Researchers analyzed advertising by 32 major restaurant, food, and beverage companies that spent at least $100 million or more on food advertising to children and teens in 2017 and/or participated in the Children’s Food and Beverage Advertising Initiative (CFBAI). The CFBAI is a voluntary, self-regulatory program that sets standards for food advertising directed to children under age 12.

Researchers examined spending by food companies, as well as young people’s exposure to this advertising, and identified brands targeting all children and teens and Hispanic and black consumers on Spanish-language and black-targeted television programming. They compared these 2017 findings with data collected in 2013 from an earlier Rudd Center report on this topic.

Researchers also examined companies’ public statements about their targeted marketing.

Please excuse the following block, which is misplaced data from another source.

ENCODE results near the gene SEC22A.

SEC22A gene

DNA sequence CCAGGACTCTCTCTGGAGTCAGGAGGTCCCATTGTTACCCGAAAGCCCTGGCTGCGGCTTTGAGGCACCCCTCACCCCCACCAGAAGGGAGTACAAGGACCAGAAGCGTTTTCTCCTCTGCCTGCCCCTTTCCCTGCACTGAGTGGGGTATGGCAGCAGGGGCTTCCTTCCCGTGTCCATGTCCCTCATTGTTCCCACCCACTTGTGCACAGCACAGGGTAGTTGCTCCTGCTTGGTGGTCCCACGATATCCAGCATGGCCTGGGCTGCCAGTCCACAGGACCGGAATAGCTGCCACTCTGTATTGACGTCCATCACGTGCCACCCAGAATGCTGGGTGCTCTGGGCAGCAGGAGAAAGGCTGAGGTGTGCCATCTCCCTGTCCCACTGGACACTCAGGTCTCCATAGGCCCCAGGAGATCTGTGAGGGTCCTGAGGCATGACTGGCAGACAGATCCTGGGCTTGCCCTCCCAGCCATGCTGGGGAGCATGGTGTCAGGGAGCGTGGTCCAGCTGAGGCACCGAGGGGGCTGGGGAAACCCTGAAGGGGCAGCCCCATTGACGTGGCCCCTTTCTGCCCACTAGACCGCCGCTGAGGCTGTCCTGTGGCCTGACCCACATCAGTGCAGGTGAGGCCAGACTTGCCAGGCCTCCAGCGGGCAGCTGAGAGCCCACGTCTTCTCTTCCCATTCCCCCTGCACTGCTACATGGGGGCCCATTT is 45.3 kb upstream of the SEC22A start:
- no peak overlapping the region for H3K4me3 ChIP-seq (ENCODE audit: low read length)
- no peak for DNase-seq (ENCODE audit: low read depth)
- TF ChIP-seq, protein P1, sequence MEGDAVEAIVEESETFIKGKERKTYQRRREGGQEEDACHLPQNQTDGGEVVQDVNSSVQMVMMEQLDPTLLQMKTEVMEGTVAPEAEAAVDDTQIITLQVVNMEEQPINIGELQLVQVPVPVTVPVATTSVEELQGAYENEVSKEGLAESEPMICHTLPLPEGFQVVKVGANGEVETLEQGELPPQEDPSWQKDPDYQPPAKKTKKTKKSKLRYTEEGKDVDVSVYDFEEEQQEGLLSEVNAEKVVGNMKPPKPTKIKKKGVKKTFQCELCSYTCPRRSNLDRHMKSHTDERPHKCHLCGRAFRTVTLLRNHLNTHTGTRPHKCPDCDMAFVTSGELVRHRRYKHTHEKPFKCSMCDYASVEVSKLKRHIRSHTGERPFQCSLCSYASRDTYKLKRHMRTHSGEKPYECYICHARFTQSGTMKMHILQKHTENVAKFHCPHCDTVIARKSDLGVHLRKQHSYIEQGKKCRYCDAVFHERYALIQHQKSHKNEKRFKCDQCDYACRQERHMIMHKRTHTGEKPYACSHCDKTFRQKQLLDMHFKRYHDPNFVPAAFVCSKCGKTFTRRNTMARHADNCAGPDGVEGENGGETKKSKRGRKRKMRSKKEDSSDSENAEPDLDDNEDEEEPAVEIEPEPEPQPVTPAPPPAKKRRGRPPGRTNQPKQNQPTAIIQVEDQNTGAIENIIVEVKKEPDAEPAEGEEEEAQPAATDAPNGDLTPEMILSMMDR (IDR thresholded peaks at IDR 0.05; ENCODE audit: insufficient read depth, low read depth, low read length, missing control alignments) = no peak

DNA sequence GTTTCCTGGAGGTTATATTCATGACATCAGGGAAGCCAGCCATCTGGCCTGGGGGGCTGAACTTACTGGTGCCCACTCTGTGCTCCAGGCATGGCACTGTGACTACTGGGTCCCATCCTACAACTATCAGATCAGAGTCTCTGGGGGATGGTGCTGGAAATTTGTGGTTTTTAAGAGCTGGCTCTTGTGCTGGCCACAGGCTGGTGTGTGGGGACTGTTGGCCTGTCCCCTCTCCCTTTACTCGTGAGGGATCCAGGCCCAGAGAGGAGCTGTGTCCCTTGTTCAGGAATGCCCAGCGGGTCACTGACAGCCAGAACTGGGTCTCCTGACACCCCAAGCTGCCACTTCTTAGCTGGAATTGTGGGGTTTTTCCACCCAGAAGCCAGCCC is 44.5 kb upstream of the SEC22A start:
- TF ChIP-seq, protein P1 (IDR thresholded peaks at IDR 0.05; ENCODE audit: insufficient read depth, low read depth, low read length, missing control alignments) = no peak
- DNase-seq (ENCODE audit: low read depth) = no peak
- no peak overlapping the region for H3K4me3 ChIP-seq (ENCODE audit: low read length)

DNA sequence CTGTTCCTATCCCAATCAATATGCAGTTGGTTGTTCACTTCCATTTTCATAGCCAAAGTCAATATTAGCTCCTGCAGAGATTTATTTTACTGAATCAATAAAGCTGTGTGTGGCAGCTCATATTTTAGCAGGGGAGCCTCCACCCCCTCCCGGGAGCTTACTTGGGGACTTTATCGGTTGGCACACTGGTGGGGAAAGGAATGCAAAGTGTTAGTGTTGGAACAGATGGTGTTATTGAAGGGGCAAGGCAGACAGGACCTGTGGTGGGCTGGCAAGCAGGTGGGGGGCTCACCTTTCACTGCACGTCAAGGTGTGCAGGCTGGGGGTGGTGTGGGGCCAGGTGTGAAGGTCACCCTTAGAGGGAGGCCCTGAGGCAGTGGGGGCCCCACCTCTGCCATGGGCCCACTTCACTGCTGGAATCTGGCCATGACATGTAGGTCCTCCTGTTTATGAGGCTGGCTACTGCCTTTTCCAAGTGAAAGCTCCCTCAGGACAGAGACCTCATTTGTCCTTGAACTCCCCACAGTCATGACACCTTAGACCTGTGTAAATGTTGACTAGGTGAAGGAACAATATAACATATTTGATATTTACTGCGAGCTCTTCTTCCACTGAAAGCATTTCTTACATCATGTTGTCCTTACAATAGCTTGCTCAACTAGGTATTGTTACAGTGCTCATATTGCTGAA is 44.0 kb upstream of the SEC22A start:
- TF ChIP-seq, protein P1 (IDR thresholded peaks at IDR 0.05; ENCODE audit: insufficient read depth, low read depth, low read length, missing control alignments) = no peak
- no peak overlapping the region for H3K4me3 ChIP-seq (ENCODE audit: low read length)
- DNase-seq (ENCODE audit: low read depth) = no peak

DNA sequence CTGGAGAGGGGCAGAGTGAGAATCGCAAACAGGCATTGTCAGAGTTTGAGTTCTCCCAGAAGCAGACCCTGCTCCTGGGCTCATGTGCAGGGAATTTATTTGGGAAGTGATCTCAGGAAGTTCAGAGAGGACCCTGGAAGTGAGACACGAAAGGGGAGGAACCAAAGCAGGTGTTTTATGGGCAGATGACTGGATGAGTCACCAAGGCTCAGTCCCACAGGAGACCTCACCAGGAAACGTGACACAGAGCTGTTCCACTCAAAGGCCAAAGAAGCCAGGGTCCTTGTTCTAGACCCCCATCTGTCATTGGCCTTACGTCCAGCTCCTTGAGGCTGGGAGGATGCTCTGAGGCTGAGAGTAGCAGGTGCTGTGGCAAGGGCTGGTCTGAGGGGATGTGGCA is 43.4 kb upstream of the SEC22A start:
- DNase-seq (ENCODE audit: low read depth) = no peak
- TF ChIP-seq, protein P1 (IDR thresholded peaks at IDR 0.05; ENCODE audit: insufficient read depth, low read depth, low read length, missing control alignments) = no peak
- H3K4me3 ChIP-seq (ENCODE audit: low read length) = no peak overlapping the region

Companies Rarely Advertise Healthy Products

The report also finds that advertising for healthier product categories—including 100 percent juice, water, nuts, and fruit—totaled only $195 million on all televised programming in 2017, a figure that represented 3 percent of their overall ad spending. Companies were even less likely to advertise these products to black consumers (representing just 1 percent of ad spending on black-targeted TV), and they were not advertised at all on Spanish-language TV.

“At best, these advertising patterns imply that food companies view black consumers as interested in candy, sugary drinks, fast food, and snacks with a lot of salt, fat, or sugar, but not in healthier foods,” said Shiriki Kumanyika, study author and chair of the Council on Black Health at Drexel.

“Not only are these companies missing out on a marketing opportunity, but they are inadvertently contributing to poor health in black communities by heavily promoting products linked to an increased risk of obesity, diabetes, and high blood pressure,” she said.